Referring now to FIG. 2, dual transducer Bragg cell 1' is illuminated by laser 7'. A first transducer 2' is coupled to antenna 3' via heterodyne circuitry 20', whereas a second transducer 4' is coupled to antenna 3' via circuitry 20" and quarter-wave delay means 6'. The above-mentioned linear diffraction pattern 11' is produced at the filter plane, having grating 9' positioned therein, by virtue of cylindrical Fourier transformation lens 10' and magnifying lens 13. The Fourier plane is represented at position 14 in the figure. Beam splitter 16 in conjunction with lens system 17 and mirror 18 also produces the linear diffraction pattern in the filter plane of the second grating or correlation mask 19, which has the same spacing as the first grating or correlation mask 9'. However, the position of the second mask 19 with respect to the diffraction pattern is physically shifted 1/4 (one quarter) cycle of the repetition period of the grid pattern. The optical signal in each channel is thus filtered by a pair of square wave correlation transmission masks after optical magnification of the primary Fourier transformation plane. The filtered signals are now imaged upon separate arrays of photodetectors 21 and 23 to produce quadrature measurements of the correlation function. First photodetector array 21 is positioned so as to integrate the light passing through first correlation mask 9' and demagnifying lens 22. In like manner, photodetector array 23 is positioned to integrate the light passing through second correlation mask 19, which also passes through a second demagnifying lens 24. Linear arrays 21 and 23 in the case of a 1,000 channel system, comprise 1,000 photodetectors which extend into the plane of FIG. 2. Each detector is coupled to a phase shift correlator 25, the details of which have been omitted since such a correlator is well-known by those skilled in the art. In other words, the output terminal of any particular photodetector in array 21 would be correlated within correlator 25 with an output terminal of a corresponding detector in array 23. As mentioned above, different carrier frequencies of the incoming RF signal will change the frequencies of the acoustic waves in the Bragg cell to diffract the light generated by laser 7' to an extent proportional to such frequency. Thus, the linear diffracting patterns will be positioned in Y, as previously explained, to thereby illuminate selected photodetectors in each linear array positioned along the Y-axis as a function of the RF carrier frequencies.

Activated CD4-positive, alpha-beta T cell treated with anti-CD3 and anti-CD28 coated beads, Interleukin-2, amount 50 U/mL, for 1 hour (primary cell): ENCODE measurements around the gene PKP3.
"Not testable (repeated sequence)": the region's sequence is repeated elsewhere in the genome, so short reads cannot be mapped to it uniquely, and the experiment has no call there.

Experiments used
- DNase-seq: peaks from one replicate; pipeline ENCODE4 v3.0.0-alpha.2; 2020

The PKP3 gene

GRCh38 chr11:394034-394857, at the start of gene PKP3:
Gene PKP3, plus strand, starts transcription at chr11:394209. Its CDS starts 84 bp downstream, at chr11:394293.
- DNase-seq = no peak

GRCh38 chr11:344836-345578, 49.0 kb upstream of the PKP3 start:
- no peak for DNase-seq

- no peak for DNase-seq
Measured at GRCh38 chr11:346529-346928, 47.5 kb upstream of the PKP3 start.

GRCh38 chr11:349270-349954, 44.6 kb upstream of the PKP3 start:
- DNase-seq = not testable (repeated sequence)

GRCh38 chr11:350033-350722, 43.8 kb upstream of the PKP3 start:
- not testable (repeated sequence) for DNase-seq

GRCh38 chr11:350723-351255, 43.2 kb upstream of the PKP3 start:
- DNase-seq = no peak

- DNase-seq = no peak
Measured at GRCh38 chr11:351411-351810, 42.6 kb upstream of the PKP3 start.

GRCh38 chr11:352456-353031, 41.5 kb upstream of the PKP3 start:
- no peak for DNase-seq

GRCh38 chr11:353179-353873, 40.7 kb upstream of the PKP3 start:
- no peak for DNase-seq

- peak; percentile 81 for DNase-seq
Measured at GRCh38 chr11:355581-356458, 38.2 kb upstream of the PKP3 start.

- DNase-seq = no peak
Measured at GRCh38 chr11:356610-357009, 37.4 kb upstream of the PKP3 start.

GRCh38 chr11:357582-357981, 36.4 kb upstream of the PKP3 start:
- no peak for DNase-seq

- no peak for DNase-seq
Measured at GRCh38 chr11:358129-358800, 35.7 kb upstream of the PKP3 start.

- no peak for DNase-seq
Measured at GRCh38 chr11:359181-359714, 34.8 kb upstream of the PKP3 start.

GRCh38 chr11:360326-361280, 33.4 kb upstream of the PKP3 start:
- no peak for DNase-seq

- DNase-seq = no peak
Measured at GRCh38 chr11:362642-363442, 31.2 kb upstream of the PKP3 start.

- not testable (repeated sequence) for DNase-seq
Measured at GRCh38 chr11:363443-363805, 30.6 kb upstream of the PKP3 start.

Now let it be assumed that an RF signal of a particular frequency shifts in phase. This action causes the non-delayed grating generated within the first Bragg cell channel due to the sonic wave to shift its position with respect to the delayed grating in the second channel, which in turn produces an x-direction shift of the intensity pattern at the filter planes, which is immediately detected by that particular pair of photodetectors which is associated with the RF carrier frequency being phase modulated. Such a shift is immediately outputted by phase shift correlator 25. Since the phase shift produces out-of-phase sine waves at the output terminals of said particular pair of photodetectors, and since the second correlation mask 19 is physically shifted out-of-phase with respect to the first correlation mask 15, both the extent and direction of such phase shift may be readily ascertained, by correlator 25 as is well understood by those skilled in the art. (See patents in Patent Office in Class 340-347 which includes analog to digital incremental shaft angle encoders employing phase readout photocells). On the other hand, the absence of any change in the phase of an incoming RF signal will not be indicated by the phase shift correlator 25.
It is important to note that since phase shift correlator 25 is simultaneously examining, for example, 1,000 channels, that the correlator may simultaneously produce demodulated signals proportional to the phase shifts occurring in up to 1,000 channels. Since there is little if any significant optical cross talk, there is virtually no interference between the channels. Owing to the above mentioned system, the elimination of numerous local I.F. oscillators may also be noted.
The preferred Bragg cell parameters are as follows: 500 MHz band width; 20% diffraction efficiency; 1 GHz center frequency; 40 dB dynamic range; and 2 microsecond aperture. The correlation masks 9' and 19 comprise commonly available sinusoidal or square wave masks of several dozen cycles. The photodetectors are commonly available 1,000 element self-scanned arrays. The preferred laser is of the continuous wave helium-neon type having a 2-mw average power at 632.8 m.
It should be understood that other components and configurations may be substituted for those described in order to practice the invention, and the invention is to be limited only by the permissable scope of the following claims. References are made in the claims to numbered components in the described embodiment, and it should be understood that the claims are not to be restricted to such embodiment, as the numbers employed in the claims are merely exemplary of the nature of the claimed means. For example, the term "Bragg cell" is intended to include any and all devices which broadly function in the manner of Bragg cells, regardless of what they are called.
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|U.S. Classification||398/115, 324/76.21, 329/345, 250/208.1, 324/76.37, 324/76.36|
|International Classification||G02F1/11, H03D3/00, G01R23/17, H04L27/227|
|Cooperative Classification||G02F1/113, G01R23/17, H04L27/2278, H03D3/00|
|European Classification||H04L27/227C5, G02F1/11D, H03D3/00, G01R23/17|